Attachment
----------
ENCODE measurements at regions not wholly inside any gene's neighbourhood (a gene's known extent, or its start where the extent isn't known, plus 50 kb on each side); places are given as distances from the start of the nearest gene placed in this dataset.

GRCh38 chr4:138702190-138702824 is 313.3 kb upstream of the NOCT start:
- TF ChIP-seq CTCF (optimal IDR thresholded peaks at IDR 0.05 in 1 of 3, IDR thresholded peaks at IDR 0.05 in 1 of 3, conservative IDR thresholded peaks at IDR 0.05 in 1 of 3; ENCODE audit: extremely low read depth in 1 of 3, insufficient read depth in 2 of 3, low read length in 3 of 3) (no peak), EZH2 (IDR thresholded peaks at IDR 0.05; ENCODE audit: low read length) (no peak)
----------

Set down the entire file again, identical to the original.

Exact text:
ENCODE measurements at regions not wholly inside any gene's neighbourhood (a gene's known extent, or its start where the extent isn't known, plus 50 kb on each side); places are given as distances from the start of the nearest gene placed in this dataset.

GRCh38 chr4:138702190-138702824 is 313.3 kb upstream of the NOCT start:
- TF ChIP-seq CTCF (optimal IDR thresholded peaks at IDR 0.05 in 1 of 3, IDR thresholded peaks at IDR 0.05 in 1 of 3, conservative IDR thresholded peaks at IDR 0.05 in 1 of 3; ENCODE audit: extremely low read depth in 1 of 3, insufficient read depth in 2 of 3, low read length in 3 of 3) (no peak), EZH2 (IDR thresholded peaks at IDR 0.05; ENCODE audit: low read length) (no peak)